Ambroise Vollard, Leo Castelli and Denise René exemplify the way gallery owners can become such legendary figures that they remain forever fixed, like silhouettes or archetypes. With Christian Berst, the first contemporary Art Brut dealer in Paris, this tendency is particularly acute, as he works in an area where biography plays such a problematic role.
In his very nature, the outsider artist is so strongly defined by the circumstances of his life that the layman is quick to reduce his work to it. For some artists, catastrophe struck on the dark night they were conceived; for others, childhood dramas were the site of misdirections; for others still, the stirrings of adulthood and maturity were marked by an equivocal disengagement. Finally, some artists seem perfectly well-adjusted during the day, but invite the monsters of irrationality in at night.
In the best-case scenario, we know nothing about the life of the artist, and can happily explore his works, looking for suggestive clues. In Christian Berst’s case, I have never heard his life story, and I have simply looked for clues as to what drives his passion, his individuality, his centrality to the landscape of contemporary art.
Reconstruction #1: the office
Every gallery owner is a puzzle, and this essential piece is a place only close friends and insiders can enter. Between the fundamentals (a handful of works whose presence is considered vital), new finds, rare objects, the mess on the worktable and the books kept within arm’s reach, the office is an outward projection of the mental world of the gallery owner. Any visit to a gallery should start there ; this is what I offer you, as a way of developing and contrasting what you see in the main exhibition space.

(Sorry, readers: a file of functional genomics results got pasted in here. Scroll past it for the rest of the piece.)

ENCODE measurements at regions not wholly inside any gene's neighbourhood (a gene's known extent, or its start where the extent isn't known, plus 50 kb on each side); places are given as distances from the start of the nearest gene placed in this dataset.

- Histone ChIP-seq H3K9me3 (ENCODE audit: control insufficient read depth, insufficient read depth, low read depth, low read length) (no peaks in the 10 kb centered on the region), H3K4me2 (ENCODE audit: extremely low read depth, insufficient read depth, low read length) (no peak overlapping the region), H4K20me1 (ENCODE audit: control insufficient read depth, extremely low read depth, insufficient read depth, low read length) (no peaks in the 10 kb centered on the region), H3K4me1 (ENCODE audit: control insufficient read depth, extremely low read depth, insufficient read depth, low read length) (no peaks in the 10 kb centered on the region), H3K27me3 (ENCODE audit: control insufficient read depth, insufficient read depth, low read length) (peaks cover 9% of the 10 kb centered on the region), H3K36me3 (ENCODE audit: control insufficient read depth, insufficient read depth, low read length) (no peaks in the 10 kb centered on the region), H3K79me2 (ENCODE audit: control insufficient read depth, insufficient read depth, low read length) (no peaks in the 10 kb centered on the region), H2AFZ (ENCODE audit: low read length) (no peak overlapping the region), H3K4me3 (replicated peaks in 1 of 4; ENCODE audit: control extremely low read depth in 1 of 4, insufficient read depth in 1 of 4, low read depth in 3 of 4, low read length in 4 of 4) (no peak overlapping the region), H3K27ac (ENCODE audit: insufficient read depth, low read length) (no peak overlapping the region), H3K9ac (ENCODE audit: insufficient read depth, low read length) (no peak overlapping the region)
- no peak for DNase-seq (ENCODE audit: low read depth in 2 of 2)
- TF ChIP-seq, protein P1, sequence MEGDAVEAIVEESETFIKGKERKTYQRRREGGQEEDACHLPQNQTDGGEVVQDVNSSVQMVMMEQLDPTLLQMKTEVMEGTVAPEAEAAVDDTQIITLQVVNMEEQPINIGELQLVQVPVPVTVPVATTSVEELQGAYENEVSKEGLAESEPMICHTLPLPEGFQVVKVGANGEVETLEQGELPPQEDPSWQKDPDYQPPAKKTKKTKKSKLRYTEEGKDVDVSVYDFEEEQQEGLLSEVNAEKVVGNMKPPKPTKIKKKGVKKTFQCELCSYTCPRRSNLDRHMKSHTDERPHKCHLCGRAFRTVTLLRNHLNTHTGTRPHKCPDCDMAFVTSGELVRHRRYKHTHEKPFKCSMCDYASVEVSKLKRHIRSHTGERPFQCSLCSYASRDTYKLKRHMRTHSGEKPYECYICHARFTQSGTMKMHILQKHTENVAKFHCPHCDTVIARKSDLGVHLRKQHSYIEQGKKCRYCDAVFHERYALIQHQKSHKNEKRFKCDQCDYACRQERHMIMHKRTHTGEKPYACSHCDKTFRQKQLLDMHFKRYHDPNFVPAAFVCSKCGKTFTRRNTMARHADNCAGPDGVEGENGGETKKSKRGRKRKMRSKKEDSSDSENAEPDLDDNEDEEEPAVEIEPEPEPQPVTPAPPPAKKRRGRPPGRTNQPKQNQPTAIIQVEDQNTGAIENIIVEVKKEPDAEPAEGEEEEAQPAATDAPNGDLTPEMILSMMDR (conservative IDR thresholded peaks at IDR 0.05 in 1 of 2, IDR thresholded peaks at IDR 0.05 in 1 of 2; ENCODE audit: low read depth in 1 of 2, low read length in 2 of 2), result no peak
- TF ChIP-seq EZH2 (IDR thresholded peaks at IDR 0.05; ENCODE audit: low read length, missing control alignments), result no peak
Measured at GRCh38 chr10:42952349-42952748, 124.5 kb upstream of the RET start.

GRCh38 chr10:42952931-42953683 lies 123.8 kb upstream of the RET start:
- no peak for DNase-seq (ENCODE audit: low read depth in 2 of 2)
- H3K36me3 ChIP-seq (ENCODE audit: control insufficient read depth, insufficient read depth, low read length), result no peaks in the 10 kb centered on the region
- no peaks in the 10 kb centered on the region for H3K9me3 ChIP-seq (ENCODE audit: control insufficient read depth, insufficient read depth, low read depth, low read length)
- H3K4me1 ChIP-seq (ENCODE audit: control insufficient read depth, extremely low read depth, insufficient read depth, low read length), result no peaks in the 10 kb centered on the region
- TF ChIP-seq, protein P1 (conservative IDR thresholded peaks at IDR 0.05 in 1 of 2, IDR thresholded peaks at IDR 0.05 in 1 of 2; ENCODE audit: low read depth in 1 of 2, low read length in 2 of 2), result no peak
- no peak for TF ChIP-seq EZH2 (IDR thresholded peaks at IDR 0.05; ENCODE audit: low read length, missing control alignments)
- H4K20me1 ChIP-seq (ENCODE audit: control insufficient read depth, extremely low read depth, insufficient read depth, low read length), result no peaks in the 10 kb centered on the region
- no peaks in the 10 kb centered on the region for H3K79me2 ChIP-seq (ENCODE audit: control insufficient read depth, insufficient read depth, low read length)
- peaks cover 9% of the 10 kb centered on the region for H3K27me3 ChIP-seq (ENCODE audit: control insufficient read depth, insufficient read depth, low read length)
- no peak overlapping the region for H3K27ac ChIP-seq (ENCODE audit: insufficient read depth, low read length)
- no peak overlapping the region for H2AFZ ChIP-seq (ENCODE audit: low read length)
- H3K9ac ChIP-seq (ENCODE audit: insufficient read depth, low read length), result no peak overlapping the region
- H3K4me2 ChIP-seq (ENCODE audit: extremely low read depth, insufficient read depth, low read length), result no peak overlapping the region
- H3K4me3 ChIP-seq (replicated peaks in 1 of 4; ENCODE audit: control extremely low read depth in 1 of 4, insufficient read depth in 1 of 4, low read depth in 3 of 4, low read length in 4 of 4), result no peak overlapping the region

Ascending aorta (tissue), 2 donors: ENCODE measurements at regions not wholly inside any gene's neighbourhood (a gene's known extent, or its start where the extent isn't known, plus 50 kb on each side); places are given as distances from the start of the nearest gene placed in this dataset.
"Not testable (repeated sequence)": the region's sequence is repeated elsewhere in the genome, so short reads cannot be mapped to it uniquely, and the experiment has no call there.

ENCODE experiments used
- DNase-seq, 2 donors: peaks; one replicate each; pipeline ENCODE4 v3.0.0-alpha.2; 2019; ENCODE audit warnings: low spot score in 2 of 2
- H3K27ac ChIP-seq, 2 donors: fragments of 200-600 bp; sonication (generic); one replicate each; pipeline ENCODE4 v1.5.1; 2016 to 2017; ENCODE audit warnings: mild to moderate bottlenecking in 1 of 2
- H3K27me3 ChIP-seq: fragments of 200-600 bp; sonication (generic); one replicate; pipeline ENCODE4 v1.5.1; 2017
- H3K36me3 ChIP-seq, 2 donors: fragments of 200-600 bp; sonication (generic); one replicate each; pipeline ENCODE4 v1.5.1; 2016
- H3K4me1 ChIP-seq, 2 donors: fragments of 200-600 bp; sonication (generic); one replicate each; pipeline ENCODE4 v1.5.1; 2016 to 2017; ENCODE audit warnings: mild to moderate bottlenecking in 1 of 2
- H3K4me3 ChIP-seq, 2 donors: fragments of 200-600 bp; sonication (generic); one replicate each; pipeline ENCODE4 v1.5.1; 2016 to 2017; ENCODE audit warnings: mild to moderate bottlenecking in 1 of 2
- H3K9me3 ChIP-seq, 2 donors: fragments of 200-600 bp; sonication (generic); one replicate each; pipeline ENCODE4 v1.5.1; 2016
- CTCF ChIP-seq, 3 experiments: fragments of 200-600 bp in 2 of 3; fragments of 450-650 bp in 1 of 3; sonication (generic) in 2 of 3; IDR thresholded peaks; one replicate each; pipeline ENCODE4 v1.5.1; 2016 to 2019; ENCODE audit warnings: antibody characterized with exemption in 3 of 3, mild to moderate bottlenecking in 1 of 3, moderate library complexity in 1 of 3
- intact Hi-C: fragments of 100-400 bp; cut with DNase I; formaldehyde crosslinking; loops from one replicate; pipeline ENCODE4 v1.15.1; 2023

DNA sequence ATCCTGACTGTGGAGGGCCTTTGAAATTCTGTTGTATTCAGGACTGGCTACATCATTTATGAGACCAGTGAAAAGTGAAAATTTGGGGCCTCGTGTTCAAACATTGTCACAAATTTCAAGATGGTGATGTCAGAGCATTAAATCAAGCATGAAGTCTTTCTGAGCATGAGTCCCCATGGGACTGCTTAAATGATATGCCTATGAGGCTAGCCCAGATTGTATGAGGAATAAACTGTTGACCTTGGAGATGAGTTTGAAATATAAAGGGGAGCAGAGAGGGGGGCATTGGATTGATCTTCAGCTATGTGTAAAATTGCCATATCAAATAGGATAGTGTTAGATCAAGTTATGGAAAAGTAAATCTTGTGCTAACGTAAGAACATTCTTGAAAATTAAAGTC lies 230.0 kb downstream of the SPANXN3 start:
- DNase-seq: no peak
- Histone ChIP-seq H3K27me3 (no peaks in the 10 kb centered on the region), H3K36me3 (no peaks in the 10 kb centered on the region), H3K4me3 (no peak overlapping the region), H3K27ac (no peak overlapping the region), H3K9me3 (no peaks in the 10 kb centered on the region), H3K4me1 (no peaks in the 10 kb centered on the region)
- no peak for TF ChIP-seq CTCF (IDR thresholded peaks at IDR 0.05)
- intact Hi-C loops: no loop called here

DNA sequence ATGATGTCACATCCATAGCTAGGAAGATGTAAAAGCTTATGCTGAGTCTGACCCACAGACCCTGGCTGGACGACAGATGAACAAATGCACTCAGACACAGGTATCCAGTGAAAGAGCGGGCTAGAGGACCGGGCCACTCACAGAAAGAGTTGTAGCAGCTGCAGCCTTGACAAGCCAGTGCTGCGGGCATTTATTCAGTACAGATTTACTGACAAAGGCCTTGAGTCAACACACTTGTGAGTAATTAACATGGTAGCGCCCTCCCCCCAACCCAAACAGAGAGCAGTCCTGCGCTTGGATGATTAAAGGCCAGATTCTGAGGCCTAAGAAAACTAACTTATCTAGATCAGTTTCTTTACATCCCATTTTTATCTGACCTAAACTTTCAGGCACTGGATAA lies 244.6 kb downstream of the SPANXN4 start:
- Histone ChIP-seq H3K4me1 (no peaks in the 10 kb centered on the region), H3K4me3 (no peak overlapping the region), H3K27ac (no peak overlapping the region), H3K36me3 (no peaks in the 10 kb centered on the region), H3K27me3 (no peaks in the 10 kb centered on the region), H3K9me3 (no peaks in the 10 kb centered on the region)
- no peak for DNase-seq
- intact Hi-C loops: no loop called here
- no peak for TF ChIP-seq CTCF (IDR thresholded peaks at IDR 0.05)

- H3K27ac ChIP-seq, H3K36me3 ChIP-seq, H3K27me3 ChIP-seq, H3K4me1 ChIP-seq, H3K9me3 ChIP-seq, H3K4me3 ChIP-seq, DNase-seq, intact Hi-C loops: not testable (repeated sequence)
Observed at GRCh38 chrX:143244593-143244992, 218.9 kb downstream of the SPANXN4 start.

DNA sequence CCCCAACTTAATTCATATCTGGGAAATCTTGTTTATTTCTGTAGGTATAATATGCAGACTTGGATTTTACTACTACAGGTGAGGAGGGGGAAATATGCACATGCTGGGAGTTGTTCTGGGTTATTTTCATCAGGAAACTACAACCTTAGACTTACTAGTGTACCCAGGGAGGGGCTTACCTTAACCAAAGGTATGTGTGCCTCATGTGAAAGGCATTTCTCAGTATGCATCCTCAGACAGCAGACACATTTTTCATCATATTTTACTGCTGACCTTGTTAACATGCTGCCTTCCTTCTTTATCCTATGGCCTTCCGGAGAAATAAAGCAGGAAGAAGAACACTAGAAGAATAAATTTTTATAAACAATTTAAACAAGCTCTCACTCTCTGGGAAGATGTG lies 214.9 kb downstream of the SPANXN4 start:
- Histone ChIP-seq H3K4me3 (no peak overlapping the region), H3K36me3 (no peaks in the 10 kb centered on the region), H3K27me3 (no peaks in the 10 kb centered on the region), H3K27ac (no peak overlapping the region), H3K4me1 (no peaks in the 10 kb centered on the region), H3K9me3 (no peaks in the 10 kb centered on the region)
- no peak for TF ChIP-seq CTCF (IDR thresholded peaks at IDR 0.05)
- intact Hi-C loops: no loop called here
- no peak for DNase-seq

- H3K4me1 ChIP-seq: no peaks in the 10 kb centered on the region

Reconstruction #2: the bookshop
Linking the work we see with what we can’t see, it reveals an abundance of editorial output. Beyond that, it is also the site for displaying contrasting works of art, giving a subtle yet critical conclusion to the current exhibition. It shows, above all, what is at the heart of Christian Berst’s relationship to art: his love of dialogue between different fields of creativity.
This space will be used to exhibit the works of three contemporary artists, whose creations ask us, in different ways, to reconsider our boundaries.
Reconstruction #3: the round table
The organization of round tables, another “area of expertise” of the gallery, is just as useful for shaping the semantic fields that allow us to understand the place of outsider art within the wider field of contemporary art, as it is for announcing “openings.” The conference with Christian Boltanski, organized in 2011, was a turning point for the perception of the gallery. For its anniversary, Christian Berst’s office has been transformed into a metaphorical round table, with its space devoted to a contemporary installation of Annette Messager’s works, which echo his own preoccupations.